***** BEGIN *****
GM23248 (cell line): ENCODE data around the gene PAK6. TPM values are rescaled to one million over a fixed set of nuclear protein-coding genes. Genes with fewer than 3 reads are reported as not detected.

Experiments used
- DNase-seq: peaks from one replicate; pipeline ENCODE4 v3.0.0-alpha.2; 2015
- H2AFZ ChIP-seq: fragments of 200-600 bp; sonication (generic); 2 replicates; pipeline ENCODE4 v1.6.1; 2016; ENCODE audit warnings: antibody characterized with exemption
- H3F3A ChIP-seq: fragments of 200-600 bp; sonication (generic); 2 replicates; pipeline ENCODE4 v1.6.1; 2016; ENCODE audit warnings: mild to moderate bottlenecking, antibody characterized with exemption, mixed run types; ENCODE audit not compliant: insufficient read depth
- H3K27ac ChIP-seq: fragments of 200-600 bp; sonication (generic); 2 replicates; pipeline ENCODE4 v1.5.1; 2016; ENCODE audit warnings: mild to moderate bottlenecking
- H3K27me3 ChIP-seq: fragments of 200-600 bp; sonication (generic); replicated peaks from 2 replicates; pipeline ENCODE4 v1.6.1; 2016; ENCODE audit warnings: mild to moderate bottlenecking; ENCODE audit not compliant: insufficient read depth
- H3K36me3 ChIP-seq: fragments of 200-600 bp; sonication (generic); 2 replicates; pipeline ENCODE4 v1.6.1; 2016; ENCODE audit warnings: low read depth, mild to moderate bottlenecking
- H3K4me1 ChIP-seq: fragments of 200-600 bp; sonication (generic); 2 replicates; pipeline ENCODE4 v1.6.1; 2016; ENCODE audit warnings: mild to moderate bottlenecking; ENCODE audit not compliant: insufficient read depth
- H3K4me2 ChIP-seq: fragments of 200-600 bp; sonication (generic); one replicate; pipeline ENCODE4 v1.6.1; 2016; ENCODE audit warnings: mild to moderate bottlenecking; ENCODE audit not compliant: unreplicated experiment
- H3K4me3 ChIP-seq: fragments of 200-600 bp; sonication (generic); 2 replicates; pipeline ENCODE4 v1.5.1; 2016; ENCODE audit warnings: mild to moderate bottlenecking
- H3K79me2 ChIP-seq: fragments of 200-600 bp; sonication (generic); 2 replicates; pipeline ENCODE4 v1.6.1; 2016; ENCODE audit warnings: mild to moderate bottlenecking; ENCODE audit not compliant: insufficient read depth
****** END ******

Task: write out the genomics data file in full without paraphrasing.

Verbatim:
GM23248 (cell line): ENCODE data around the gene PAK6. TPM values are rescaled to one million over a fixed set of nuclear protein-coding genes. Genes with fewer than 3 reads are reported as not detected.

Experiments used
- DNase-seq: peaks from one replicate; pipeline ENCODE4 v3.0.0-alpha.2; 2015
- H2AFZ ChIP-seq: fragments of 200-600 bp; sonication (generic); 2 replicates; pipeline ENCODE4 v1.6.1; 2016; ENCODE audit warnings: antibody characterized with exemption
- H3F3A ChIP-seq: fragments of 200-600 bp; sonication (generic); 2 replicates; pipeline ENCODE4 v1.6.1; 2016; ENCODE audit warnings: mild to moderate bottlenecking, antibody characterized with exemption, mixed run types; ENCODE audit not compliant: insufficient read depth
- H3K27ac ChIP-seq: fragments of 200-600 bp; sonication (generic); 2 replicates; pipeline ENCODE4 v1.5.1; 2016; ENCODE audit warnings: mild to moderate bottlenecking
- H3K27me3 ChIP-seq: fragments of 200-600 bp; sonication (generic); replicated peaks from 2 replicates; pipeline ENCODE4 v1.6.1; 2016; ENCODE audit warnings: mild to moderate bottlenecking; ENCODE audit not compliant: insufficient read depth
- H3K36me3 ChIP-seq: fragments of 200-600 bp; sonication (generic); 2 replicates; pipeline ENCODE4 v1.6.1; 2016; ENCODE audit warnings: low read depth, mild to moderate bottlenecking
- H3K4me1 ChIP-seq: fragments of 200-600 bp; sonication (generic); 2 replicates; pipeline ENCODE4 v1.6.1; 2016; ENCODE audit warnings: mild to moderate bottlenecking; ENCODE audit not compliant: insufficient read depth
- H3K4me2 ChIP-seq: fragments of 200-600 bp; sonication (generic); one replicate; pipeline ENCODE4 v1.6.1; 2016; ENCODE audit warnings: mild to moderate bottlenecking; ENCODE audit not compliant: unreplicated experiment
- H3K4me3 ChIP-seq: fragments of 200-600 bp; sonication (generic); 2 replicates; pipeline ENCODE4 v1.5.1; 2016; ENCODE audit warnings: mild to moderate bottlenecking
- H3K79me2 ChIP-seq: fragments of 200-600 bp; sonication (generic); 2 replicates; pipeline ENCODE4 v1.6.1; 2016; ENCODE audit warnings: mild to moderate bottlenecking; ENCODE audit not compliant: insufficient read depth